And here let me warn you in particular, that you don't only do pretty well by your minister for a while at first, while the relation between you and him is a new thing, and then afterwards, when your minister's necessities are increased, begin to fail, as it too frequently happens.


Some may be ready to say, "'Tis no wonder ministers should be forward to urge such a duty as this, wherein their own temporal interest is so much concerned; a covetous disposition will make 'em love to harp upon this string." I have not been much in insisting on this duty in my own pulpit, where it would especially concern my temporal interest; and blessed be God that I have had no more occasion. But whatever any may judge of the secrets of my heart, with regard to the principles that I have been influenced by, in what I have now said; it is enough for you to whom I have spoke it, that I have demonstrated that what I have delivered is the mind of God; and also (if there be any truth in his Word) that what I have recommended is not only for the temporal interest of your minister, but also for your own both temporal and spiritual interest.


Another article of advice that I would give you, is, to beware that you don't weaken your minister's hands, and wound yourselves by contention. You are but a small people, and you'll be a very foolish people indeed if you are divided against yourselves. Contention among a people hinders all manner of comfort and prosperity either of soul or body; it makes 'em a torment to themselves and one another; it puts 'em every way under disadvantages, and weakens the whole body like a consumption.


There are two sorts of contention I would warn you against,


First. Avoid contention among yourselves about your own temporal affairs. This will exceedingly tend to render a minister's labors ineffectual; and it is what greatly damps the spirit and discourages the heart of a minister, to see his people divided into parties, and envying one another, and entertaining mutual prejudices, jealousies and grudges, and so backbiting and reproaching one another, and carrying on secret plots and designs one against another.


Second. Avoid quarreling with your minister in matters of church discipline. This is a common thing, but a most unchristian thing, and tends greatly to weaken the hands of a minister in the whole of his work, and render all to no purpose. The exercise of the discipline of God's house is the most difficult part of that great work that a minister has to do; and it becomes a Christian people to their utmost to strengthen their minister's hands in this difficult business, and say as the people said to Ezra the priest, with respect to the affair of purging the church of Israel from the scandal of those that had married strange wives, Ezra 10:4, "Arise; for this matter belongeth to thee; we also will be with thee: be of good courage, and do it."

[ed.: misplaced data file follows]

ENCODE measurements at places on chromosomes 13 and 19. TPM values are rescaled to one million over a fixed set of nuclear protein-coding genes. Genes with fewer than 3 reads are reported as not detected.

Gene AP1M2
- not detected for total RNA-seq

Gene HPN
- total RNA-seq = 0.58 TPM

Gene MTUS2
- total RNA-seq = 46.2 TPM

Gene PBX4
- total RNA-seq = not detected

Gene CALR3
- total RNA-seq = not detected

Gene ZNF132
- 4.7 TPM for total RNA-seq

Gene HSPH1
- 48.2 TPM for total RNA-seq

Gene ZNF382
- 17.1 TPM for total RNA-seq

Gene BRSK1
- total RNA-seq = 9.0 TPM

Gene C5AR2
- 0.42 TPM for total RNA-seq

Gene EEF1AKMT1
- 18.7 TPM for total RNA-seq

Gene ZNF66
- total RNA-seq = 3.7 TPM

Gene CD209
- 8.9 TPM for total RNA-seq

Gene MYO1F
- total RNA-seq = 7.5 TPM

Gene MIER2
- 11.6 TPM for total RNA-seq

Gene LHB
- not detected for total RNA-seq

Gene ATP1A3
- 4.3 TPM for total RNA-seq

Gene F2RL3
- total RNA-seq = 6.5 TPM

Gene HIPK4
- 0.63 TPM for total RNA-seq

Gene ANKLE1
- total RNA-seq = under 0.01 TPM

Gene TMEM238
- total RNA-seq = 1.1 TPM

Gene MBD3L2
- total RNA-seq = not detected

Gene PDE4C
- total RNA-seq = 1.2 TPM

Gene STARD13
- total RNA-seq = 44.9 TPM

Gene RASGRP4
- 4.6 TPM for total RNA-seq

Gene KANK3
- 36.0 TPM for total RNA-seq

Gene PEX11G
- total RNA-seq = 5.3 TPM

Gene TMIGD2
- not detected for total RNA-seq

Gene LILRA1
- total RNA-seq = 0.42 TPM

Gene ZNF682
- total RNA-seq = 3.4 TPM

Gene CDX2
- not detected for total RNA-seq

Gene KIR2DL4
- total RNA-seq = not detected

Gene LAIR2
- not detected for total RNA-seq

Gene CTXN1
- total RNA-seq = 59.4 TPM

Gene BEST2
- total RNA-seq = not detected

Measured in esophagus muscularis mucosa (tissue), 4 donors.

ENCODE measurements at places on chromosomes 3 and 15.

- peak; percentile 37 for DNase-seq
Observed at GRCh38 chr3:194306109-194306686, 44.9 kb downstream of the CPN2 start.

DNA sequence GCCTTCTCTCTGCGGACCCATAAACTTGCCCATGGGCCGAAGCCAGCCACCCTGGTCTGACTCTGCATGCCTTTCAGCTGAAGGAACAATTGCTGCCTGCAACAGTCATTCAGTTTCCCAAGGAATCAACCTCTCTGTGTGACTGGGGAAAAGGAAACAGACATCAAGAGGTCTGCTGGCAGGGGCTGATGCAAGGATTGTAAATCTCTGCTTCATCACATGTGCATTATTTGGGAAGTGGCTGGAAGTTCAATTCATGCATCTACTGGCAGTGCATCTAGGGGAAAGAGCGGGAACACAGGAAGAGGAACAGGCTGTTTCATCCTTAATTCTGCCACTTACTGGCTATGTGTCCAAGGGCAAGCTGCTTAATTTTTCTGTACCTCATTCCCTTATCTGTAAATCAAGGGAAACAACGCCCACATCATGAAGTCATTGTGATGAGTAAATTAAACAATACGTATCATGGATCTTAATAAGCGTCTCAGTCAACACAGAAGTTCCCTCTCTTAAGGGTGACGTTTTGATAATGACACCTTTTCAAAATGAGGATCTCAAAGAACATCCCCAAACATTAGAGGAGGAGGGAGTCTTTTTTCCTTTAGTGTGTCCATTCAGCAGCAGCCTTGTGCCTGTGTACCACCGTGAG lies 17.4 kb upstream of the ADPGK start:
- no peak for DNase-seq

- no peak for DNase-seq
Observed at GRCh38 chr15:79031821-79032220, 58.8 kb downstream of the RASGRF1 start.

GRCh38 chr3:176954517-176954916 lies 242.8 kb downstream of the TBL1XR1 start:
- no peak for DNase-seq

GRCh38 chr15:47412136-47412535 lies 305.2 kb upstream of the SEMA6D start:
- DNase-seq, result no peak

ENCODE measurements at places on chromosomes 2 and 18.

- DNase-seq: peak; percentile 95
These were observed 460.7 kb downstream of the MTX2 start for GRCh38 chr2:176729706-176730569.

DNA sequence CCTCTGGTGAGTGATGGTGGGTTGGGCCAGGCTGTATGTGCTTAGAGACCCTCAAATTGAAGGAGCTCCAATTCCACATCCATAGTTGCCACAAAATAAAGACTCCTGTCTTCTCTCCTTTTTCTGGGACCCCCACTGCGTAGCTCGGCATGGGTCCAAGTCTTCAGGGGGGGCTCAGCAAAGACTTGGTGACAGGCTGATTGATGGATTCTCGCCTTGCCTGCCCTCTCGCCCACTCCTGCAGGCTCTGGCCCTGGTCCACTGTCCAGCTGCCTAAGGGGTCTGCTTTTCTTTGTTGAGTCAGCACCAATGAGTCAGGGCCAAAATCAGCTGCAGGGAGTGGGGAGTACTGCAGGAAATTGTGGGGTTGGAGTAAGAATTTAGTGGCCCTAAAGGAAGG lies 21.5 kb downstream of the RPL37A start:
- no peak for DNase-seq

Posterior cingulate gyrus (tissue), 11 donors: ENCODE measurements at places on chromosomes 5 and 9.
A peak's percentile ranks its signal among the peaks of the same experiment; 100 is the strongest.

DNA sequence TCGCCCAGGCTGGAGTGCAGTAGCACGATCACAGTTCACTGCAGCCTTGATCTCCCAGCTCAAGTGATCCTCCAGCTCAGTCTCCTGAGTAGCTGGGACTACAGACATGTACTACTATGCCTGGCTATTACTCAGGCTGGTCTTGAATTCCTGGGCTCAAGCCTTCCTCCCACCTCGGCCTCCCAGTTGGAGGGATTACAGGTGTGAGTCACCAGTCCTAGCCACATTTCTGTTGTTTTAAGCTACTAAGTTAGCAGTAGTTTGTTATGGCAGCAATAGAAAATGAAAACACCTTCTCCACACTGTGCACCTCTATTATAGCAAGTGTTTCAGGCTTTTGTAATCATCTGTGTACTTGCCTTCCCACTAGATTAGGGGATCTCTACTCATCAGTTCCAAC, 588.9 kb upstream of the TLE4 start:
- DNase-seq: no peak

To conclude, if you would have your minister successful among you, and a blessing to you, and if you would be a happy people, then love one another and love your minister. There are some professors, in some of our towns, that are anti-ministerial men; they seem to have a disposition to dislike men of that order; they are apt to be prejudiced against them, and to be suspicious of them, and talk against them; and it seems to be as it were natural to 'em to be unfriendly and unkind towards their own ministers, and to make difficulty for them. But I don't believe there is a true Christian on earth that is of this character; on the contrary the feet of them that bring good tidings, and publish the gospel of salvation are beautiful in the eyes of all the true children of Zion; and everyone that receives Christ, and whose heart is governed by a supreme love to him, has a disposition to receive, love and honor his messengers. It was the distinguishing mark by which God manifested the person he had chosen to be the wife of Isaac, that type of Christ, that it was the damsel that should give kind and friendly entertainment to Abraham's servant or steward that was sent to espouse her and bring her home to Isaac; and therein was a type of the gospel ministry, Genesis 24:14, etc. See to it that you thus entertain the steward of the house of God that comes on this blessed errand to you.


If you and your minister thus live in peace, it will be the way for you to be a happy society, to flourish and prosper with all manner of prosperity, to have Christ dwelling among you; and for things to be brought to so blessed an event at last, as that he that is the great Shepherd of the Sheep, that purchased the souls of men with his blood, and your pastor that has the care of your souls committed to him, and yourselves and children, all should rejoice together in another world, agreeable to John 4:36, "And he that reapeth receiveth wages, and gathereth fruit unto life eternal: that both he that soweth and he that reapeth may rejoice together."